After noting the new Pope stressed his humility, he added: "Many Catholics though found nothing to celebrate. His election would appear to dash reformers' hopes that the Vatican would strike out in a new direction after the conservative reign of John Paul II. But the men who put their faith in Benedict XVI appealed to the faithful to give him a chance." Roberts concluded that the smoke signals were indecisive before pilgrims jammed into St. Peter's Square "for a first glimpse at the man who has sparked many questions about the future of the Catholic Church. Ratzinger was the most visible member of the Church in recent days, leading the funeral for Pope John Paul II and the pre-conclave mass. It was his performance at those events and his words about sticking with the strict teachings of the Church said cardinals who elected him that pushed him over the top."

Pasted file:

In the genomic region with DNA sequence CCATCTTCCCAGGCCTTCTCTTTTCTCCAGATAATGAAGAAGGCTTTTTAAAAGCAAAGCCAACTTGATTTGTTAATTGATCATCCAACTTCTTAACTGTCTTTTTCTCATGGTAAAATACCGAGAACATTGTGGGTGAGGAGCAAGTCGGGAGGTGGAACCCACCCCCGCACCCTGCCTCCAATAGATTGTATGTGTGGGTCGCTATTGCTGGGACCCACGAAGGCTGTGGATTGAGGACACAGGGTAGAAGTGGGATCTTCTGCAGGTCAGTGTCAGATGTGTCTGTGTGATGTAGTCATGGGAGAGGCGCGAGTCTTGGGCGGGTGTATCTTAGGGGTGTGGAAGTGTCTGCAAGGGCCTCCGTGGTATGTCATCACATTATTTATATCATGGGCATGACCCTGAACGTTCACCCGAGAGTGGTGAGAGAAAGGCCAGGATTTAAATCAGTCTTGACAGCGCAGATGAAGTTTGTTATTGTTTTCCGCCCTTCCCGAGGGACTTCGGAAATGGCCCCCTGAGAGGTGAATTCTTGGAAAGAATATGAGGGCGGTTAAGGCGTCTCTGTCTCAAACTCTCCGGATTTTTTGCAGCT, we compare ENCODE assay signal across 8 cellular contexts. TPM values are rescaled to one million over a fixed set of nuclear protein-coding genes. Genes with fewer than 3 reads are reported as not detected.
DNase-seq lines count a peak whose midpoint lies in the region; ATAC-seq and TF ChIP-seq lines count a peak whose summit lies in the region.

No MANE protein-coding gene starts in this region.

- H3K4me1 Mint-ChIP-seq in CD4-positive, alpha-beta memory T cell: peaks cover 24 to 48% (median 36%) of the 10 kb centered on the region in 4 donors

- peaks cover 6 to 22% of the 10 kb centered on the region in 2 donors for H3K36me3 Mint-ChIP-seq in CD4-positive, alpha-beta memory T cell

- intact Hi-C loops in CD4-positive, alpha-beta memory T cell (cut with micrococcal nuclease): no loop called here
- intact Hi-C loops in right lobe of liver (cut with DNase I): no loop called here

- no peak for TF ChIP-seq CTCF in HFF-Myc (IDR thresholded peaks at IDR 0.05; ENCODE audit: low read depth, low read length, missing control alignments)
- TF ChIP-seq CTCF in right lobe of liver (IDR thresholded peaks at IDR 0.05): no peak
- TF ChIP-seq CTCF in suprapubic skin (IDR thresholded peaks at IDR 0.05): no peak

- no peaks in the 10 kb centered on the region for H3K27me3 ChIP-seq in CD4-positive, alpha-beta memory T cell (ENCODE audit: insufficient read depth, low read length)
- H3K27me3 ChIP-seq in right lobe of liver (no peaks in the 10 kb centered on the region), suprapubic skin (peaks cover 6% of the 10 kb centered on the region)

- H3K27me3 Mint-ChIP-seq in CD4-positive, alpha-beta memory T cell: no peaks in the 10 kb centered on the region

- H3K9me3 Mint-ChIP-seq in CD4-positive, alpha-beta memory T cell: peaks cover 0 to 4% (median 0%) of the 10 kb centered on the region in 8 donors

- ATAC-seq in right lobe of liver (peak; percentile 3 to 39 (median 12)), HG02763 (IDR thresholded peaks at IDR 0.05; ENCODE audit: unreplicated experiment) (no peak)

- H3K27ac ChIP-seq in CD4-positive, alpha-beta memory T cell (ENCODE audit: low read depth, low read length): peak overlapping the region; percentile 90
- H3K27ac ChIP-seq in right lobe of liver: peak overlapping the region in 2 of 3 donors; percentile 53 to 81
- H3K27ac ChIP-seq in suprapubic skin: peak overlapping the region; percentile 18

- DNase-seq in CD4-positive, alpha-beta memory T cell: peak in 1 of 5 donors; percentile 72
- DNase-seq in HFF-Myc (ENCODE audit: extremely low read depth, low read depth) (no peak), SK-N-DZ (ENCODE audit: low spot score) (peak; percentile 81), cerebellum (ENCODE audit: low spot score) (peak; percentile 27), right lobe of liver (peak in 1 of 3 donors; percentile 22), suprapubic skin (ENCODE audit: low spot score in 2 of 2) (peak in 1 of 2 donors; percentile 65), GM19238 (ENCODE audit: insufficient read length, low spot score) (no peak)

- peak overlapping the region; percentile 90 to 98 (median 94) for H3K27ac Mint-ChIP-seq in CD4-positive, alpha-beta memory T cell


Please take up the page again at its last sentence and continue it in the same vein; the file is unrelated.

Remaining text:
From Germany, reporter Sheila MacVicar found some disappointment and betrayed religious illiteracy by describing the Pope with a Protestant term, "fundamentalism," instead of simply saying orthodoxy: "Throughout Germany as bells rang, small groups gathered to celebrate mass. Newspapers hailed him as a native son of many communities. But even here the election of this German Pope, a source of national pride for some, is a disappointment to others. 'I'm personally not so happy' says this woman, 'he's very conservative.' This pope's rigorous fundamentalism worries many here where the issues of the German Church are familiar to Americans: dwindling attendance, too few priests, and a great divide between the teachings of the Church and people's lives."